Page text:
These statistics indicate that FDMs can compete while offering leverage of 100:1 or less and that higher amounts can lead to abuses. The amendments leave the minimum security deposit amount at 1% and 4% and eliminate the exemption. Under the amendments, no FDM would be allowed to offer more than 100:1 leverage on the major currencies or more than 25:1 leverage on other currencies. This would bring the operation of the forex requirement more in line with on-exchange margins, which are not affected by the firm’s capitalization, while the required amounts would still allow FDMs to offer significantly higher leverage than is currently available for IMM contracts. NFA’s FCM Advisory Committee supported these amendments. NFA also sent the amendments to the FDMs for their comments and received eight responses.
One FDM with a large customer base fully supported this proposal, noting that it uses 50:1 leverage for the major currencies and has resisted customer requests for higher leverage because these levels force liquidation too quickly and frequently to be in a customers’ best interests. Another FDM supported eliminating the exemption but suggested that the requirement be changed to allow FDMs to offer 200:1 leverage in order to compete internationally. Five other letters also claimed that restricting them to 100:1 leverage would put them at a competitive disadvantage internationally. While these letters opposed the proposal, several of them stated that the international average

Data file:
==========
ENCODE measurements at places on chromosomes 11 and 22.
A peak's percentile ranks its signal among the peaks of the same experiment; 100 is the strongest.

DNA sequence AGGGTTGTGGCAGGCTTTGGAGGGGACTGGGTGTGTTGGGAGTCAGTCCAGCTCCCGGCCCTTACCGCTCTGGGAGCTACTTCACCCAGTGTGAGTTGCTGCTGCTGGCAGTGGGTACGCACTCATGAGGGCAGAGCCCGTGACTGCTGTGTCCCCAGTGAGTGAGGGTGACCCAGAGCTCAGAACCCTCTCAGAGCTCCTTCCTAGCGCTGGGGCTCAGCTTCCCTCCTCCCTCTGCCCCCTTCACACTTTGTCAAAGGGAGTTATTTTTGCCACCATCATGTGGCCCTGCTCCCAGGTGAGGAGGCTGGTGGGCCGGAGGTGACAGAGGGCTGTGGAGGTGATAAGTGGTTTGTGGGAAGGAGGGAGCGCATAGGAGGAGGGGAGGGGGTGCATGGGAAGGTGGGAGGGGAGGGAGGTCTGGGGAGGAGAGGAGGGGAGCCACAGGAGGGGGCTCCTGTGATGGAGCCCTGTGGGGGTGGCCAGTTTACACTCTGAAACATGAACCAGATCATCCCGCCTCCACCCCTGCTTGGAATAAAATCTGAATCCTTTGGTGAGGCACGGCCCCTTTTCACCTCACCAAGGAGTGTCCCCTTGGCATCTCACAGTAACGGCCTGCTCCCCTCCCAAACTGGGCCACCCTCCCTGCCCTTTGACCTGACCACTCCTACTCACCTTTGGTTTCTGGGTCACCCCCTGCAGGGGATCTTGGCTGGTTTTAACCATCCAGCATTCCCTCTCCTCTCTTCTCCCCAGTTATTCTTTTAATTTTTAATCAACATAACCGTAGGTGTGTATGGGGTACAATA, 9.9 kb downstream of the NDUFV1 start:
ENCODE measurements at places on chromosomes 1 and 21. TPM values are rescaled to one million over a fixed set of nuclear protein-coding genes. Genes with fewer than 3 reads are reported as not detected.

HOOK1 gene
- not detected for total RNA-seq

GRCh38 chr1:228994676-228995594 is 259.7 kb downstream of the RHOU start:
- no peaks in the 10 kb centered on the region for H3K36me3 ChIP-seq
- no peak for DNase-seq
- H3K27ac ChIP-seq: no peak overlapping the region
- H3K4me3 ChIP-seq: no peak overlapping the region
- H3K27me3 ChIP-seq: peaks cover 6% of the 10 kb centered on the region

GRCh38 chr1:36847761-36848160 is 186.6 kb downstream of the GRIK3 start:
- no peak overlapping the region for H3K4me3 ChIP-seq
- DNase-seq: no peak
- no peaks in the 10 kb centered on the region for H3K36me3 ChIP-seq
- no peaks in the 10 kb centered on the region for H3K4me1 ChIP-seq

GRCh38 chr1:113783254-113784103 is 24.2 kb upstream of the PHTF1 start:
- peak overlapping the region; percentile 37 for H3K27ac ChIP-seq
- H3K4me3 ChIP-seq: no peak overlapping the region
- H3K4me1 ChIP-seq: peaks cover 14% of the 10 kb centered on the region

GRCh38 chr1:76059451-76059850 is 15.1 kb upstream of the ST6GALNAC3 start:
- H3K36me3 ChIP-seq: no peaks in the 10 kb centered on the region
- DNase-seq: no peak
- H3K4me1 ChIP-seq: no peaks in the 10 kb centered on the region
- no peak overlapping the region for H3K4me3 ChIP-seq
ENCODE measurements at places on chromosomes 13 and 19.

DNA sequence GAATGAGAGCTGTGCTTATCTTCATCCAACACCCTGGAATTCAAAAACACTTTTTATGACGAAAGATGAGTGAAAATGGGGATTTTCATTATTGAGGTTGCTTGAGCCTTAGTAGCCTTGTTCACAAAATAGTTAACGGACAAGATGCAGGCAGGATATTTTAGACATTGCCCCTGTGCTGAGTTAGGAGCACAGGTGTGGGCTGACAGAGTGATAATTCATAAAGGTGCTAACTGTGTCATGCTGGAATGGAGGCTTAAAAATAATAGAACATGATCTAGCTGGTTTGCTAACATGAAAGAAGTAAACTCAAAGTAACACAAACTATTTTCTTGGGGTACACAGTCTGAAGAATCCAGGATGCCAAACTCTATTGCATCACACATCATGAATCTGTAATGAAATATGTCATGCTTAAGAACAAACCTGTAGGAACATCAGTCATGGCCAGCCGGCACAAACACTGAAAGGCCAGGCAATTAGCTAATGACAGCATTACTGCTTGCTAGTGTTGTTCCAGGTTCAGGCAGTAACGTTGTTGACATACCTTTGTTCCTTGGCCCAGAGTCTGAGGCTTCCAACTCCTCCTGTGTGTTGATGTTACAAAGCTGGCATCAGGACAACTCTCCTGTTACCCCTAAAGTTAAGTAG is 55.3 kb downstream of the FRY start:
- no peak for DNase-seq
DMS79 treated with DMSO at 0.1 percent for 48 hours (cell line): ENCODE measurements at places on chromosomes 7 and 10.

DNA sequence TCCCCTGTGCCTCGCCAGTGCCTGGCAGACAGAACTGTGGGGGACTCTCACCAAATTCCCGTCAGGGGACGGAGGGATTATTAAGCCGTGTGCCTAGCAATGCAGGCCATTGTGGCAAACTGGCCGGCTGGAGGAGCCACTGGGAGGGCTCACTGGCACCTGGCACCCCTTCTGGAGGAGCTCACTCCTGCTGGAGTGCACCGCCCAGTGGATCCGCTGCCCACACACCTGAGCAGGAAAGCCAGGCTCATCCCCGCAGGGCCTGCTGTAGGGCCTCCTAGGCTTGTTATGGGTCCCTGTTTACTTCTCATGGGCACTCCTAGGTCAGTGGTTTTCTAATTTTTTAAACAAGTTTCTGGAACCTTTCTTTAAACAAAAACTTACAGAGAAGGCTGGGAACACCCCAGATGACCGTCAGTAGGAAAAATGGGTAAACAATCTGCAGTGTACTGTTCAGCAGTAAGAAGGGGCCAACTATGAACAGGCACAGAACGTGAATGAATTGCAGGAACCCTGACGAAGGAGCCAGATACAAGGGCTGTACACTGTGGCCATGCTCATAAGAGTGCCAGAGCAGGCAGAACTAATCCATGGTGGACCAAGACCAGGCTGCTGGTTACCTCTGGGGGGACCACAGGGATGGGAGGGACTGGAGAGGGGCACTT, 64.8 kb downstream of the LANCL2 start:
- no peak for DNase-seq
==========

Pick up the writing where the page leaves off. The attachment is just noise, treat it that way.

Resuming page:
is 200:1 and this level would be an acceptable compromise. The other FDM opposed the proposal because it limits an FDM’s ability to use increased leverage as an incentive to place close-in stop orders. (This firm offers as much as 700:1 leverage.)